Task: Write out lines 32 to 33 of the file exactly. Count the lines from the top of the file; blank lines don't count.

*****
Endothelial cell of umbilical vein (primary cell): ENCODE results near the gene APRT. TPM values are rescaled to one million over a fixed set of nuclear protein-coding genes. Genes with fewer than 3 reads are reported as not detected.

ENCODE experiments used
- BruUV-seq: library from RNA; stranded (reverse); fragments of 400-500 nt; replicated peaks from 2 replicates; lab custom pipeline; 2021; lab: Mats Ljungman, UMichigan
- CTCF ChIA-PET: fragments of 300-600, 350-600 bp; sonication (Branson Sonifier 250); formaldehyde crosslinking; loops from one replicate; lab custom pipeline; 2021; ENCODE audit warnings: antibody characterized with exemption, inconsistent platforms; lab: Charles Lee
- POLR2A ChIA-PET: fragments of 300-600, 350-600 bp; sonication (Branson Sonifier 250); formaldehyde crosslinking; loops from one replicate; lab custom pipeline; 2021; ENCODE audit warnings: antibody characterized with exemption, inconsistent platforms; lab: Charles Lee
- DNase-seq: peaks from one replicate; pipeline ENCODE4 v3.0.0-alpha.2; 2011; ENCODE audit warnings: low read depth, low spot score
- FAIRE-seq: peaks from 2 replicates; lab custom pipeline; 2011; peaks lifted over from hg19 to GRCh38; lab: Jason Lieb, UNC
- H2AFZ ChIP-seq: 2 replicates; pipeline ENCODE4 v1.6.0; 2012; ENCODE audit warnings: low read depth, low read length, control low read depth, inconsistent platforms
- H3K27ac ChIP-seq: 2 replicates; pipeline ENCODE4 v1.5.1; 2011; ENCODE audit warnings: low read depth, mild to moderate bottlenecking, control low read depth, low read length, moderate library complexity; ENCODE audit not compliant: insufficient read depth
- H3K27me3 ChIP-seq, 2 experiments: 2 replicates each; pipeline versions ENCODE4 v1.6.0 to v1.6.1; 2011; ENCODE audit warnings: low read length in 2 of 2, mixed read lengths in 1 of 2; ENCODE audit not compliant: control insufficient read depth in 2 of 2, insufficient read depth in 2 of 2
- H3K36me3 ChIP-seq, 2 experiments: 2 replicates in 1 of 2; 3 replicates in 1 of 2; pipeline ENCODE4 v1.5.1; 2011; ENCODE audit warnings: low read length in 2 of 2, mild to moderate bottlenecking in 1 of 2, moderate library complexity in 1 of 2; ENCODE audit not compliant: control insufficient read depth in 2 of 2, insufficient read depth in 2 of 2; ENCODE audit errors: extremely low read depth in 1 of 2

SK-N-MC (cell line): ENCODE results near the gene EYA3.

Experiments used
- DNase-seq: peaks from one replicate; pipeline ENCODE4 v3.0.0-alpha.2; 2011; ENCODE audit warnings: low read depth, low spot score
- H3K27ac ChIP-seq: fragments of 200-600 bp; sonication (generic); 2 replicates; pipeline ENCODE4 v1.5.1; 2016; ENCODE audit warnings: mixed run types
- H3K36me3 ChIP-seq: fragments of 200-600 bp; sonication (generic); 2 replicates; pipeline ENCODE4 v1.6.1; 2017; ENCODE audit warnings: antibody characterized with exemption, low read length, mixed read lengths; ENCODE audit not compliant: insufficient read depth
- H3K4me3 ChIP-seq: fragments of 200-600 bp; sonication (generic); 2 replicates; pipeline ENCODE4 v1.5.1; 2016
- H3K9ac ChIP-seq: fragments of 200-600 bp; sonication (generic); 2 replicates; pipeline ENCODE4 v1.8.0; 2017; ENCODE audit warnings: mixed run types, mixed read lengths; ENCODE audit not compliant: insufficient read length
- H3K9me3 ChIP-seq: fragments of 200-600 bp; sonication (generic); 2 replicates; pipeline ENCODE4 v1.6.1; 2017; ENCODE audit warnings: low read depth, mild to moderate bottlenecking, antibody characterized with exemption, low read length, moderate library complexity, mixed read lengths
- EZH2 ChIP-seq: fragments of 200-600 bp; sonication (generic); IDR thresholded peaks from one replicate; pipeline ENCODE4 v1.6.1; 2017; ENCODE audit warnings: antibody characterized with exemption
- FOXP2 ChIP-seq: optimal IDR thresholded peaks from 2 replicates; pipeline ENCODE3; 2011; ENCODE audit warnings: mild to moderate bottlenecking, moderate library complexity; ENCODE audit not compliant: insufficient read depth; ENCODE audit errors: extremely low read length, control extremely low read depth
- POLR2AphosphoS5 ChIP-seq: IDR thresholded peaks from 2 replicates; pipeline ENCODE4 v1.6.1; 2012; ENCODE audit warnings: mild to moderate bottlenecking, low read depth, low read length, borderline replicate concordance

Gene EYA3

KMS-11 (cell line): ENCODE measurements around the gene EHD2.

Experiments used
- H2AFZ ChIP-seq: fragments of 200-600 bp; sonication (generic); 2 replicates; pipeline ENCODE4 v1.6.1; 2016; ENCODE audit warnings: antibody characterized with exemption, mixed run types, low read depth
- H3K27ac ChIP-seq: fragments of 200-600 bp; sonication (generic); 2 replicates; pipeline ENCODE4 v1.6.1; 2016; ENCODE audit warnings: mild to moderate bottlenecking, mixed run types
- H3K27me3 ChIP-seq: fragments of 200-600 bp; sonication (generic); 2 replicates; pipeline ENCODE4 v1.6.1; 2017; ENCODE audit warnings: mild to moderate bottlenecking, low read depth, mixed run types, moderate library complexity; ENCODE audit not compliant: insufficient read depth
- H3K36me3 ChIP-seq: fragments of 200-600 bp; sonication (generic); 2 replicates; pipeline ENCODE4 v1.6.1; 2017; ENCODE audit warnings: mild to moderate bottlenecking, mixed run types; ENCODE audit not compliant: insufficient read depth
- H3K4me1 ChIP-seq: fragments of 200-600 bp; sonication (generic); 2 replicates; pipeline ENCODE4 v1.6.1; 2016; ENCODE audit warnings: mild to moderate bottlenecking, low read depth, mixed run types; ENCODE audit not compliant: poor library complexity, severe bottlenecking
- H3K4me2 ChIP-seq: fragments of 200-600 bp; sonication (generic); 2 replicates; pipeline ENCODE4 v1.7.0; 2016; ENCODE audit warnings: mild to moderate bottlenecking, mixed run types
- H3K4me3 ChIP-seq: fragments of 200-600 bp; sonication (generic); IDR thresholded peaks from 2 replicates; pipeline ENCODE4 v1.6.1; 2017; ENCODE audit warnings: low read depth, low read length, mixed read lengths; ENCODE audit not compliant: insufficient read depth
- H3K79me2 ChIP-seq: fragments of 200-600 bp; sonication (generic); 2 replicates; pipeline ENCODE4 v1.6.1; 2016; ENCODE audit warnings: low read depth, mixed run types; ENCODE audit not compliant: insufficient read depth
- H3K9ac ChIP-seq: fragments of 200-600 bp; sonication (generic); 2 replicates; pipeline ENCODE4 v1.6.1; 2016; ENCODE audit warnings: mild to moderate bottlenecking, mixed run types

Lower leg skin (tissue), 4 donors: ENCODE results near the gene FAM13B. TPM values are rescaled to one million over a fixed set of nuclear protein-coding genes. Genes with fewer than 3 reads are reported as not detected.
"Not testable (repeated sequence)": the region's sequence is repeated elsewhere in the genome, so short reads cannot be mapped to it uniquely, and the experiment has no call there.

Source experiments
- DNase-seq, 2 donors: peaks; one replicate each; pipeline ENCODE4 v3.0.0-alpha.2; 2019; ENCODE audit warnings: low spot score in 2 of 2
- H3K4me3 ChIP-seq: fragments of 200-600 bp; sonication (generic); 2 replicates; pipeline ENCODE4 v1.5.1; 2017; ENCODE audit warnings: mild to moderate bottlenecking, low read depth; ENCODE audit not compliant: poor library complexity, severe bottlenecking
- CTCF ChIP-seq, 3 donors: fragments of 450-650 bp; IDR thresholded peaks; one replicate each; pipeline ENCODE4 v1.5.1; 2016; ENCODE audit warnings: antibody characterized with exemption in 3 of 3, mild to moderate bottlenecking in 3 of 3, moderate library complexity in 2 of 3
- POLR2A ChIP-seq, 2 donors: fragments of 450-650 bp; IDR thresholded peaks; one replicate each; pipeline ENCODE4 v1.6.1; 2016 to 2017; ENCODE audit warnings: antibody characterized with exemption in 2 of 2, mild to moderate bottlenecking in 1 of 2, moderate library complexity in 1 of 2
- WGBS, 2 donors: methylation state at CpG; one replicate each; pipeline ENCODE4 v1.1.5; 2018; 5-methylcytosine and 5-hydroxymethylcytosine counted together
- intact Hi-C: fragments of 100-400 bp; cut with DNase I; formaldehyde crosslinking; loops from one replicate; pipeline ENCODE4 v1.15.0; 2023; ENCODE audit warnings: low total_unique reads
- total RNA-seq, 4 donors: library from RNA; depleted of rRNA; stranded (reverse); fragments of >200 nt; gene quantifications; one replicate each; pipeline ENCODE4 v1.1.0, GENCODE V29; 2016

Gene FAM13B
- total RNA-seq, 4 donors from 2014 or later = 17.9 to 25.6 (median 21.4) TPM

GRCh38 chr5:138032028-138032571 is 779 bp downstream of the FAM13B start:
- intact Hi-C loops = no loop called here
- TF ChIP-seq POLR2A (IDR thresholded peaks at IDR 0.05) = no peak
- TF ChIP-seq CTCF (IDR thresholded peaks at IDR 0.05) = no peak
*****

- H3K4me3 ChIP-seq: fragments of 200-600 bp; sonication (generic); IDR thresholded peaks from 2 replicates; pipeline ENCODE4 v1.6.1; 2017; ENCODE audit warnings: low read depth, low read length, mixed read lengths; ENCODE audit not compliant: insufficient read depth
- H3K79me2 ChIP-seq: fragments of 200-600 bp; sonication (generic); 2 replicates; pipeline ENCODE4 v1.6.1; 2016; ENCODE audit warnings: low read depth, mixed run types; ENCODE audit not compliant: insufficient read depth